The Course

AP Physics C: Mechanics

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AP Physics Revisions for 2024-25

We revised the 4 AP Physics courses and exams for the 2024-25 school year. 

Course Overview

AP Physics C: Mechanics is a one-semester, calculus-based, college-level physics course, especially appropriate for students planning to specialize or major in one of the physical sciences or engineering. Students cultivate their understanding of physics through classroom study, in-class activity, and hands-on, inquiry-based laboratory work as they explore concepts like change, force interactions, fields, and conservation.

Course and Exam Description

Course Resources


AP Physics Revisions for 2024-25

Learn more about revisions to the 4 AP Physics courses and exams for the 2024-25 school year.

Course Content

The course framework included in the course and exam description (CED) clearly details the course requirements necessary for student success. The framework also encourages instruction that prepares students to make connections across domains through a broader way of thinking about the physical world.

The AP Physics C: Mechanics course framework is organized into seven commonly taught units of study that provide one possible sequence for the course. As always, you’ll have the flexibility to organize the course content as you like.


Exam Weighting (Multiple-Choice Section)

Unit 1: Kinematics


Unit 2: Force and Translational Dynamics


Unit 3: Work, Energy, and Power


Unit 4: Linear Momentum


Unit 5: Torque and Rotational Dynamics


Unit 6: Energy and Momentum of Rotating Systems


Unit 7: Oscillations


Science Practices

The AP Physics C: Mechanics course framework outlines distinct skills, called science practices, that students should practice throughout the year—skills that will help them learn to think and act like physicists.

PracticeSkillExam Weighting (Multiple-Choice Section)Exam Weighting (Free-Response Section)
1. Creating Representations1.A. Create diagrams, tables, charts, or schematics to represent physical situations. N/A20%–35%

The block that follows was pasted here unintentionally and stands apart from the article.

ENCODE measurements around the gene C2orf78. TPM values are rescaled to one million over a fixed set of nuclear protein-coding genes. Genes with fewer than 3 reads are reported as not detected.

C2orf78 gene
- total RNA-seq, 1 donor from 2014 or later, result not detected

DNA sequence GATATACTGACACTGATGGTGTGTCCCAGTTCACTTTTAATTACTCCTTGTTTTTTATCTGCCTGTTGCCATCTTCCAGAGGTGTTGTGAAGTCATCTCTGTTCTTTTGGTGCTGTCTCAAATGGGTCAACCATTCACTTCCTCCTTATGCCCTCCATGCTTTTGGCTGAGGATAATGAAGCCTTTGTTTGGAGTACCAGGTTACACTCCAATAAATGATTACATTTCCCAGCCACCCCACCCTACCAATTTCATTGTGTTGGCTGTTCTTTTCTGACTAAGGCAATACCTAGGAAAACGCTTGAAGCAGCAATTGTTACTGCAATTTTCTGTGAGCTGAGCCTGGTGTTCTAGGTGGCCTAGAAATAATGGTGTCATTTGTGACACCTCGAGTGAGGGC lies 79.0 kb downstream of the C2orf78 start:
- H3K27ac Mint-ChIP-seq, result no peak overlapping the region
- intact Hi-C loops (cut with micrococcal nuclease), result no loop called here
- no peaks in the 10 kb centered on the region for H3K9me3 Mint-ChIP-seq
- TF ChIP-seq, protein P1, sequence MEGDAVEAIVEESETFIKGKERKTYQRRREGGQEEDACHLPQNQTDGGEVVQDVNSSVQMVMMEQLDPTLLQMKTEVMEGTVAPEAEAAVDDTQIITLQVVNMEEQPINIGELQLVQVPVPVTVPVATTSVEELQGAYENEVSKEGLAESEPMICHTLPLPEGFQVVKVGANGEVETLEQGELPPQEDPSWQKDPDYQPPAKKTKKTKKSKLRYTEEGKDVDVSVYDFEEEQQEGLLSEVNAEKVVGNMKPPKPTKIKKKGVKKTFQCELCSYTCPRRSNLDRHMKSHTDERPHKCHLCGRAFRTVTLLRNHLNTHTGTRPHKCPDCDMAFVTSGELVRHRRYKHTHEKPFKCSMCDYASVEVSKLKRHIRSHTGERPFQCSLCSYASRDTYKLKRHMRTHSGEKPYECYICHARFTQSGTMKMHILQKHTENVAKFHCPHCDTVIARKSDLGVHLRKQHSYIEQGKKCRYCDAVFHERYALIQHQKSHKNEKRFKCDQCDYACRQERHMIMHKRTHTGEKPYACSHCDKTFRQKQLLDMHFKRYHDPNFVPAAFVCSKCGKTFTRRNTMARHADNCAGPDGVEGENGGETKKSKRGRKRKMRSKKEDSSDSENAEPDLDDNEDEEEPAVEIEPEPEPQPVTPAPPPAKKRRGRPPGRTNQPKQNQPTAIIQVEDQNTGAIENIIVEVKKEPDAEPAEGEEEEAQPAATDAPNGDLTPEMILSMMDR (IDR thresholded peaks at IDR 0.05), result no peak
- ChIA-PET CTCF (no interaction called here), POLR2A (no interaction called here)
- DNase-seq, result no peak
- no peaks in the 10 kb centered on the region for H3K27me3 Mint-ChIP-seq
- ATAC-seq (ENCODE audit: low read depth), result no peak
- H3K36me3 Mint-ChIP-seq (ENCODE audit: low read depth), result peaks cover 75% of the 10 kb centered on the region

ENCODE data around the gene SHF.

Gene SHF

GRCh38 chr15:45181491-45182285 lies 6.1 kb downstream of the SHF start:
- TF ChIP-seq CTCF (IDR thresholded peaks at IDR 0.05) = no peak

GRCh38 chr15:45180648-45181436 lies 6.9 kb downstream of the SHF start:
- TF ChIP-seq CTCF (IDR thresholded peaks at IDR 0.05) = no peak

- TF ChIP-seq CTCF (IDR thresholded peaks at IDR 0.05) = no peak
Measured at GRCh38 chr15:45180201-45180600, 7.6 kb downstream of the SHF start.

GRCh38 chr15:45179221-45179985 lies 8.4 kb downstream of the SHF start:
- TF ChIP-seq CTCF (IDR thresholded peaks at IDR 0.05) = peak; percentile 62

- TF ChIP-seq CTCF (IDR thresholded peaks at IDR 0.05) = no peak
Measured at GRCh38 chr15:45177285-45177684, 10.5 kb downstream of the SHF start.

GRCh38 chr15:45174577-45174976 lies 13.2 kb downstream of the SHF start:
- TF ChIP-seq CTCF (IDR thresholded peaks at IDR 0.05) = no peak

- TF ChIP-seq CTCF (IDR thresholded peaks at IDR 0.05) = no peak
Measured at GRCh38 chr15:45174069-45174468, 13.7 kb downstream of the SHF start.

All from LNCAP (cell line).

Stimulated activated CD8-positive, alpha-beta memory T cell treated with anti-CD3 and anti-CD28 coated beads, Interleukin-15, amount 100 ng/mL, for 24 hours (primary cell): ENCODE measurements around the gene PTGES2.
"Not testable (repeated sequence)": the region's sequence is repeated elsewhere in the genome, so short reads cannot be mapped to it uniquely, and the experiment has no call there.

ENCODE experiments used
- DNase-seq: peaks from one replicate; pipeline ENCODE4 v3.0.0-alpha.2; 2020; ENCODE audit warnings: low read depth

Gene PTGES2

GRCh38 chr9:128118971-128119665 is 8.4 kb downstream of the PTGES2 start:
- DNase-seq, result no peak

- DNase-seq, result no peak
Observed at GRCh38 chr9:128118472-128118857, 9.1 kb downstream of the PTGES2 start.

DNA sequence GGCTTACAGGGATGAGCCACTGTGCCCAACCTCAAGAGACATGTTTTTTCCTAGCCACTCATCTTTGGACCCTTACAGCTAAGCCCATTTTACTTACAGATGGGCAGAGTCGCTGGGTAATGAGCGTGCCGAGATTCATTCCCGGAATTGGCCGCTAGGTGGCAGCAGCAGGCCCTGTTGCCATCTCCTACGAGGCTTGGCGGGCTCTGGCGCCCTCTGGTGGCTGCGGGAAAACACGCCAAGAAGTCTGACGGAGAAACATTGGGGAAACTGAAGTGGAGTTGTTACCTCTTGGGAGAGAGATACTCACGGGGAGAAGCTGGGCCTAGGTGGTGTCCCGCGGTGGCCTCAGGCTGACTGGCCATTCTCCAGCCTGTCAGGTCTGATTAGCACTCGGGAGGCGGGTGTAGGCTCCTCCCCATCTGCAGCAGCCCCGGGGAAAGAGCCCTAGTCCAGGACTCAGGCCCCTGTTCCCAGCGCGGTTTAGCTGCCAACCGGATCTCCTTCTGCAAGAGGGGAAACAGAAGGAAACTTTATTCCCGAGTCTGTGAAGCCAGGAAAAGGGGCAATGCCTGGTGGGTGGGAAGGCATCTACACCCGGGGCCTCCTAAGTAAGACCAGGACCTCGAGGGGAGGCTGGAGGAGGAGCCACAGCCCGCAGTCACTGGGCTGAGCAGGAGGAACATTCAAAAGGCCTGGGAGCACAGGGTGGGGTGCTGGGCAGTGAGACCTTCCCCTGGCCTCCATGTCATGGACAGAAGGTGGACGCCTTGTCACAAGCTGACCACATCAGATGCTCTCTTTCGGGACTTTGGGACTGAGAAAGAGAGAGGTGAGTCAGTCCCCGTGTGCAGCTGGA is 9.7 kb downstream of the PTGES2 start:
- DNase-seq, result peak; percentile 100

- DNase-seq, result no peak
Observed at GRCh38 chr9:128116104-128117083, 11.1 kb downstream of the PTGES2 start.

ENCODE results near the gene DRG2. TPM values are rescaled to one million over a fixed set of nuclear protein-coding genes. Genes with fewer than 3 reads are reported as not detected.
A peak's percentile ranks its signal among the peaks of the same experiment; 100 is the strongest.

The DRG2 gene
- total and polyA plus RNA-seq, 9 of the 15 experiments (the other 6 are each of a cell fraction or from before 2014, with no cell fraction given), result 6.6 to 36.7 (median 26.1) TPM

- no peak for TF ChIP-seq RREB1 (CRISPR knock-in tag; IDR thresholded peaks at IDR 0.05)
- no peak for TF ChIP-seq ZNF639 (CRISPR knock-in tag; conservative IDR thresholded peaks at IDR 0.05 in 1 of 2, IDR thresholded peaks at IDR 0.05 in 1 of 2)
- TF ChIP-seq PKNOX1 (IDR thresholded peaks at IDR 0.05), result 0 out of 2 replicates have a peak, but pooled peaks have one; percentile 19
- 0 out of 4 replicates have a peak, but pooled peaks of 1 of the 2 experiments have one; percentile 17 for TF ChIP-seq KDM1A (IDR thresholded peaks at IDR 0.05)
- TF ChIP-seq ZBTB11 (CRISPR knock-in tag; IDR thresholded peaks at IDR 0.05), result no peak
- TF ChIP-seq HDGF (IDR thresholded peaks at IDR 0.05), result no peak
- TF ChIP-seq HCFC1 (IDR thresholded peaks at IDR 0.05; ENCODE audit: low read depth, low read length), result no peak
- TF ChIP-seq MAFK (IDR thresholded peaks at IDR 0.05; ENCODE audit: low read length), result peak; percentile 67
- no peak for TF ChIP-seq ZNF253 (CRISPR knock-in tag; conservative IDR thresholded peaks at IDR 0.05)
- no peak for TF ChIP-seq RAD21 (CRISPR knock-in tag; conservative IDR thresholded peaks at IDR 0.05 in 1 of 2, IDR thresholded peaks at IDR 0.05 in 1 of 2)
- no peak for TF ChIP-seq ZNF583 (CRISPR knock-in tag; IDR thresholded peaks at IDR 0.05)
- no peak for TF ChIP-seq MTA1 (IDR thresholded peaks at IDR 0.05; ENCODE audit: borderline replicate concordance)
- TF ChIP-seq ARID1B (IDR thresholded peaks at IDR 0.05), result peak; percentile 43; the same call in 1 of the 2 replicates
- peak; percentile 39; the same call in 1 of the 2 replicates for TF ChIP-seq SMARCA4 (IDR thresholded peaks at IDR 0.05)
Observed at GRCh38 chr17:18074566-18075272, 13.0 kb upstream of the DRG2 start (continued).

1.B. Create quantitative graphs with appropriate scales and units, including plotting data.N/A
1.C. Create qualitative sketches of graphs that represent features of a model or the behavior of a physical system.N/A
2. Mathematical Routines2.A. Derive a symbolic expression from known quantities by selecting and following a logical mathematical pathway.25%–30%40%–45%
2.B. Calculate or estimate an unknown quantity with units from known quantities, by selecting and following a logical computational pathway.20%–25%
2.C. Compare physical quantities between two or more scenarios or at different times and locations in a single scenario.10%–15%
2.D. Predict new values or factors of change of physical quantities using functional dependence between variables.10%–15%
3. Scientific Questioning and Argumentation3.A. Create experimental procedures that are appropriate for a given scientific question.N/A30%–35%
3.B. Apply an appropriate law, definition, theoretical relationship, or model to make a claim.15%–25%
3.C. Justify or support a claim using evidence from experimental data, physical representations, or physical principles or laws. 5%–10%

Laboratory Requirement and Lab Notebooks

Laboratory experience must be part of the education of AP Physics students and must be included in all AP Physics courses. Colleges may require students to present their laboratory materials from AP science courses before granting college credit for laboratory, so students are encouraged to retain their laboratory notebooks, reports, and other materials.

AP and Higher Education

Higher education professionals play a key role in developing AP courses and exams, setting credit and placement policies, and scoring student work. The AP Higher Education section features information on recruitment and admission, advising and placement, and more.

This chart shows recommended scores for granting credit, and how much credit should be awarded, for each AP course. Your students can look up credit and placement policies for colleges and universities on the AP Credit Policy Search.

Course Development

Every AP course is designed in consultation with college faculty and experienced high school teachers. To stay aligned with best practices in college-level learning, AP courses and exams emphasize research-based curricula that meet higher education expectations.

College faculty and experienced high school teachers guide the development of the AP course framework, which defines what students must know and be able to do to earn a qualifying score on the AP Exam and (by extension) college credit or placement.

As part of the course development process for AP Physics C, we gathered course research by examining college syllabi, analyzing textbooks and pedagogical research, and conducting content advisory sessions with college faculty. Based on this research, an advisory board and writing team collaborated on the course frameworks.

Meet the Development Committees for AP Physics C

AP is unique in its reliance on development committees. These committees, made up of an equal number of college faculty and experienced secondary AP teachers from across the country, are essential to the preparation of AP course curricula and exams.


AP Physics C Development Committees

Meet the high school and college educators who develop the AP Physics C courses and exams.